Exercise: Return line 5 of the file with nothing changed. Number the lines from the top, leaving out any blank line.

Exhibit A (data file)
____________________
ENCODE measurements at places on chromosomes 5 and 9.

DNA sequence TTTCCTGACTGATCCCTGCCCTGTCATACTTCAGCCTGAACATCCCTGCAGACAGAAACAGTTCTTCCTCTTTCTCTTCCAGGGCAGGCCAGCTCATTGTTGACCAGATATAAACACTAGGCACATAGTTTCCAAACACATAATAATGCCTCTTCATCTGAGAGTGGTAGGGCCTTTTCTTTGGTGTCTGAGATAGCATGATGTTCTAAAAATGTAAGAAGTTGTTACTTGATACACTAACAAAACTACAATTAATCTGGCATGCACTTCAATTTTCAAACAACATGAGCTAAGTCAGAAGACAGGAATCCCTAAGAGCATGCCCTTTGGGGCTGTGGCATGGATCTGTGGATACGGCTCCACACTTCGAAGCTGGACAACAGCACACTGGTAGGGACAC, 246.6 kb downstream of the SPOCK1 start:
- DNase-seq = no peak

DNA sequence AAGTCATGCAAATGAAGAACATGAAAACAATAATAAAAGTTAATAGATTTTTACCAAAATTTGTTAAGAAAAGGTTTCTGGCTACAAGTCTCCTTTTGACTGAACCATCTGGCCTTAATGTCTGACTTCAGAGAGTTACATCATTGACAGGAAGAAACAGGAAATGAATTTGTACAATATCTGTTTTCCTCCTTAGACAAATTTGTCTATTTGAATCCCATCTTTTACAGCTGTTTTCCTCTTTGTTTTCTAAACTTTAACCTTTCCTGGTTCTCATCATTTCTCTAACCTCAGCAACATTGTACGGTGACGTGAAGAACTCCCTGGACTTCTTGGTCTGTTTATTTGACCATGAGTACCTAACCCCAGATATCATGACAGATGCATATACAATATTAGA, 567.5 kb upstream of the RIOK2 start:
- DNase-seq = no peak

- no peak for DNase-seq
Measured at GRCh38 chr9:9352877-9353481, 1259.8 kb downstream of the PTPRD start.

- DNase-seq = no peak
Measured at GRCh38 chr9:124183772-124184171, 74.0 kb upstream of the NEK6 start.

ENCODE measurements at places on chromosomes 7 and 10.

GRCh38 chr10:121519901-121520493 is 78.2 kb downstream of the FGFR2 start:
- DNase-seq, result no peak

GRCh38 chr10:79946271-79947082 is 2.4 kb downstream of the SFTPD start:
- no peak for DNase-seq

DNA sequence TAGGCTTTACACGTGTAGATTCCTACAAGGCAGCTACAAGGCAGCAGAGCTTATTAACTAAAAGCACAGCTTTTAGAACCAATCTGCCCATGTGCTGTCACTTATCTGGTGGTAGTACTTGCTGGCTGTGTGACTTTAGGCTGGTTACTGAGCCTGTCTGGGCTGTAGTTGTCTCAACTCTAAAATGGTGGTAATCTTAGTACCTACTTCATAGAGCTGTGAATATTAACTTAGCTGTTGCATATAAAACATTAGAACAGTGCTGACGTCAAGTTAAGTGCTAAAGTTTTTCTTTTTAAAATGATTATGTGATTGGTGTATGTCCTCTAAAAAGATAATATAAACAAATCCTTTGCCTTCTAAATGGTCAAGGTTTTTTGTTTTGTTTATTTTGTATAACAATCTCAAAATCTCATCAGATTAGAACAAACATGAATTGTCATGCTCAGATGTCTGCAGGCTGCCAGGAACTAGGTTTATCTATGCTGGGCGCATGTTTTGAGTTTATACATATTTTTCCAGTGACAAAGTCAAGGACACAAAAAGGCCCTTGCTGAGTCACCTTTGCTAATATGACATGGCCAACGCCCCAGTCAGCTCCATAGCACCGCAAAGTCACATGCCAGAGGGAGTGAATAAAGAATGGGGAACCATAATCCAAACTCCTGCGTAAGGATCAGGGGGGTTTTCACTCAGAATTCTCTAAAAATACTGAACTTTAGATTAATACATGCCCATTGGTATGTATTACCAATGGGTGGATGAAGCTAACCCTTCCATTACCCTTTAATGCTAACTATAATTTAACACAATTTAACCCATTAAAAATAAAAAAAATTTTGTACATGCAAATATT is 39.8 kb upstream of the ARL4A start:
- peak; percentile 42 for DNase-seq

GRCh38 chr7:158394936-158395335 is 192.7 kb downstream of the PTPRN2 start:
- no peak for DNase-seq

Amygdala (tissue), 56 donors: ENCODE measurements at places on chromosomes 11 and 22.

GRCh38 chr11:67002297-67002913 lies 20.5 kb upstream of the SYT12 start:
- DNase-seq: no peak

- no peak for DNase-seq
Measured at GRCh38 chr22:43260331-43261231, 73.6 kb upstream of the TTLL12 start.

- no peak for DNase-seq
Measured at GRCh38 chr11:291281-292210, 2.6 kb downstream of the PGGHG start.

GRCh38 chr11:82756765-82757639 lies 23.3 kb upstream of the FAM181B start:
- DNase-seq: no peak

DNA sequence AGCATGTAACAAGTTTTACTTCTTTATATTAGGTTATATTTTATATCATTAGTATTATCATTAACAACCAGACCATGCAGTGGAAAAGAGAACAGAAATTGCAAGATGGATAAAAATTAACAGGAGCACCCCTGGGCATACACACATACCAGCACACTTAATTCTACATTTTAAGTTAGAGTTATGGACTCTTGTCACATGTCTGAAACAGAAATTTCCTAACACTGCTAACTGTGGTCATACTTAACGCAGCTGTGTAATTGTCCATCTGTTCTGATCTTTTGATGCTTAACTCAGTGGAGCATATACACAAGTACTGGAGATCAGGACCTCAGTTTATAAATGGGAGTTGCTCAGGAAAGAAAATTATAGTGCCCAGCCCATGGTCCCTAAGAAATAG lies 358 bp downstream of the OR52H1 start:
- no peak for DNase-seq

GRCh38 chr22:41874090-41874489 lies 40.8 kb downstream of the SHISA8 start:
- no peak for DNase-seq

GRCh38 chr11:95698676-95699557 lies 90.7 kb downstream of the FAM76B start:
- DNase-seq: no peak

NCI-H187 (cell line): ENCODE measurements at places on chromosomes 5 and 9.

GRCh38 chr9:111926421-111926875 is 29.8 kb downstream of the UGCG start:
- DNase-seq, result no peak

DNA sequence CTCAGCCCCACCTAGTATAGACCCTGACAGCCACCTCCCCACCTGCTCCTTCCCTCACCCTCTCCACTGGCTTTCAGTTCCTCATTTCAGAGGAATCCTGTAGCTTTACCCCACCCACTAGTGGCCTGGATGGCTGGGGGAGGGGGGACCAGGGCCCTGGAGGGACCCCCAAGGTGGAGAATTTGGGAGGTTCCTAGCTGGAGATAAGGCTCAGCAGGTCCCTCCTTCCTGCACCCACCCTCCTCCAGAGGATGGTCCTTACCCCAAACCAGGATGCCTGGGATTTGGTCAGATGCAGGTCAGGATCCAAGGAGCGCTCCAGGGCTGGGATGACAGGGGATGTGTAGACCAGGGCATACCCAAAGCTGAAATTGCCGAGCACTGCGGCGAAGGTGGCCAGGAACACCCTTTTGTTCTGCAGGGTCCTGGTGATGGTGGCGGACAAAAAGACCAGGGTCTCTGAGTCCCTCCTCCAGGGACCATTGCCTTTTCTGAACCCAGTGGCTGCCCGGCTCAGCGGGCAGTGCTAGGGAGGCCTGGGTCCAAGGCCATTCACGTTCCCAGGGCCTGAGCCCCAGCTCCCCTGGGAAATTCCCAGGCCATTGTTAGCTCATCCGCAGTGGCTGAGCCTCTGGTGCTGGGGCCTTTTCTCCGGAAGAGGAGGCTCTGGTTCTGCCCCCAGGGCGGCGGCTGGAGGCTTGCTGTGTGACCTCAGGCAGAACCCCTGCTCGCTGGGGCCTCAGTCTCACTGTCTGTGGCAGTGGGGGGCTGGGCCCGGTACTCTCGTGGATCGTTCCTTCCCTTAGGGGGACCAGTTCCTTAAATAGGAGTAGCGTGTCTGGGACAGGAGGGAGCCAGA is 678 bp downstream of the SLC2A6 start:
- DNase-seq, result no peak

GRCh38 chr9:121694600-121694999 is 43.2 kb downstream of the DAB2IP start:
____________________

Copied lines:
- DNase-seq = no peak